The Magazine

The Worst White House Aide

Valerie Jarrett’s perfect record . . . for giving bad advice.

Jan 23, 2012, Vol. 17, No. 18 • By MATTHEW CONTINETTI
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The Chicago method was on full display after Obama defeated John McCain, when functionaries from across the state of Illinois lobbied for the president-elect’s now vacant Senate seat. Evidence released at the trial of former Illinois governor Rod Blagojevich reveals that Jarrett, who has never been elected to anything, wanted to replace her protégé in the Senate. This was something incoming chief of staff Rahm Emanuel was only too happy to make happen, since he had no desire for Jarrett to join the Obamas at the White House. But the president-elect overruled both advisers. He wanted Jarrett by his side. Later she became mistrustful of Emanuel when she learned that he had tried to sideline her.

The feeling was mutual. One of Obama’s more flowery hagiographers, journalist Richard Wolffe, divides the administration into “revivalists,” who want the president to be true to the spirit of hope and change, and “survivalists,” who believe compromise is necessary in a divided country. Jarrett is the leader of the revivalists, and her fingerprints are on every blunder and boo-boo the White House has ever made. She bragged to a conference of leftwing bloggers that she had hired noted environmentalist and 9/11 Truther Van Jones, later forced to resign. She campaigned extensively for Obama to travel to Copenhagen and make the case for holding the 2016 summer games in Chicago before the International Olympic Committee. Obama took the trip; the IOC chose Rio. During this time Jarrett met with George Kaiser, the Obama bundler and investor whose solar-panel manufacturer Solyndra was up for a huge loan guarantee. Jarrett, according to government documents, was warned about Solyndra’s shaky finances on the eve of the president’s visit to the company’s facility in Fremont, California. Obama went anyway. 

One could be forgiven for thinking that the president tends to side with the revivalists because they feed his ego. Jarrett’s descriptions of Obama are adoring. “I knew the unique combination of leadership qualities that Barack has would push him to greatness,” she told Richard Wolffe. “They always have. Barack has this kind of a—what’s the way to describe it?—restless spirit.” Obama, she told Remnick, has “been bored to death his whole life. He’s just too talented to do what ordinary people do. He would never be satisfied with what other people do.” Fed a constant diet of words like these, is it any wonder Obama decided to press on with his health care overhaul after Scott Brown won in Massachusetts, refused any meaningful compromise with Republicans during last summer’s debt ceiling fight, and insisted on giving one “major” address after another even though they have done nothing to advance his agenda or salvage his underwater approval rating?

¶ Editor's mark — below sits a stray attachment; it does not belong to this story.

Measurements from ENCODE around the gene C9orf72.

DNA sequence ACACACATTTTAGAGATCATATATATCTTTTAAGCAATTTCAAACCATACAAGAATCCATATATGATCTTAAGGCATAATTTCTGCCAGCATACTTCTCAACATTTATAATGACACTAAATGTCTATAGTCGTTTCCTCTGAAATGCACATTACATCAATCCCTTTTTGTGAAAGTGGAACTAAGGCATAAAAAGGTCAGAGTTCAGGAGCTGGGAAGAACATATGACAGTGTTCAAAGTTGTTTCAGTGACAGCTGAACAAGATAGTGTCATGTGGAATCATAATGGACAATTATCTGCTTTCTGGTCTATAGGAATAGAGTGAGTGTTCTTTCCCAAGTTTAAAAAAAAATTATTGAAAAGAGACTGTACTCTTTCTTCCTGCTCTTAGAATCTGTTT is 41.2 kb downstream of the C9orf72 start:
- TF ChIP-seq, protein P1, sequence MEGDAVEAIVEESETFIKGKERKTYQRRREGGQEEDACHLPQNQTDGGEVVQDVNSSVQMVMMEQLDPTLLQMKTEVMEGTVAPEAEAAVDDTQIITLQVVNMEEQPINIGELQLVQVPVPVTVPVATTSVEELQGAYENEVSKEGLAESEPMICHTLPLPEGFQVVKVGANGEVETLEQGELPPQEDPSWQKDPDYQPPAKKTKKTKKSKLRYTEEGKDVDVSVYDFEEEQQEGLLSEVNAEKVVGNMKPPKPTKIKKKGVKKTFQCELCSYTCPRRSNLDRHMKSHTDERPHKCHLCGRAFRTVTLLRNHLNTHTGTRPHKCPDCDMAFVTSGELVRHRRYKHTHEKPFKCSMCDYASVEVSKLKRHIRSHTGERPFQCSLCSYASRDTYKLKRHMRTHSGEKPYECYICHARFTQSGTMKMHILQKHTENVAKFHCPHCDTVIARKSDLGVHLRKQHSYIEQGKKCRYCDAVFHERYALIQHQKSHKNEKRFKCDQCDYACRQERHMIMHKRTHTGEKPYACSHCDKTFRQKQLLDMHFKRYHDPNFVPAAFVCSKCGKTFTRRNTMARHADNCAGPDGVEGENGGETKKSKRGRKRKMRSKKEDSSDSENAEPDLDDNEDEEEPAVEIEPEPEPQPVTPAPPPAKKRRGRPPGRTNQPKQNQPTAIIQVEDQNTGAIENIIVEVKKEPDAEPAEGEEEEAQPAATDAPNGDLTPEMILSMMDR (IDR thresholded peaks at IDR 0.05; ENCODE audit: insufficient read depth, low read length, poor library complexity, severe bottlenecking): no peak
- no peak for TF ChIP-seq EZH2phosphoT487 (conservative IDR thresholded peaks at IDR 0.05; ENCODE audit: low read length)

The House is lost, Obama’s reelection looks dicey, but Jarrett is flying high. In one sense she is the most successful Obama courtier of them all: She has outlasted her rivals. Gibbs is gone. Internal clashes led to Emanuel’s sudden discovery that he had always wanted to be mayor of Chicago. Emanuel’s replacement, fellow Chicagoan Bill Daley (brother of Richie), was muscled out last week; word is he fought with Jarrett too. Her persistence is matched only by her tone-deafness. Wolffe describes the president’s first visit to Chicago after his inauguration. From the window of his helicopter Obama could see that his arrival had caused a major traffic jam. “We shouldn’t have come here in rush hour,” he reflected. This was too much for Jarrett. “You know what, Mr. President?” she said. “You may not be enjoying your new life, but I am.” 

Better enjoy it while it lasts—which won’t be for long if Obama continues to listen to his inept political fixer.

Matthew Continetti is a contributing editor to The Weekly Standard and editor of the Washington Free Beacon.

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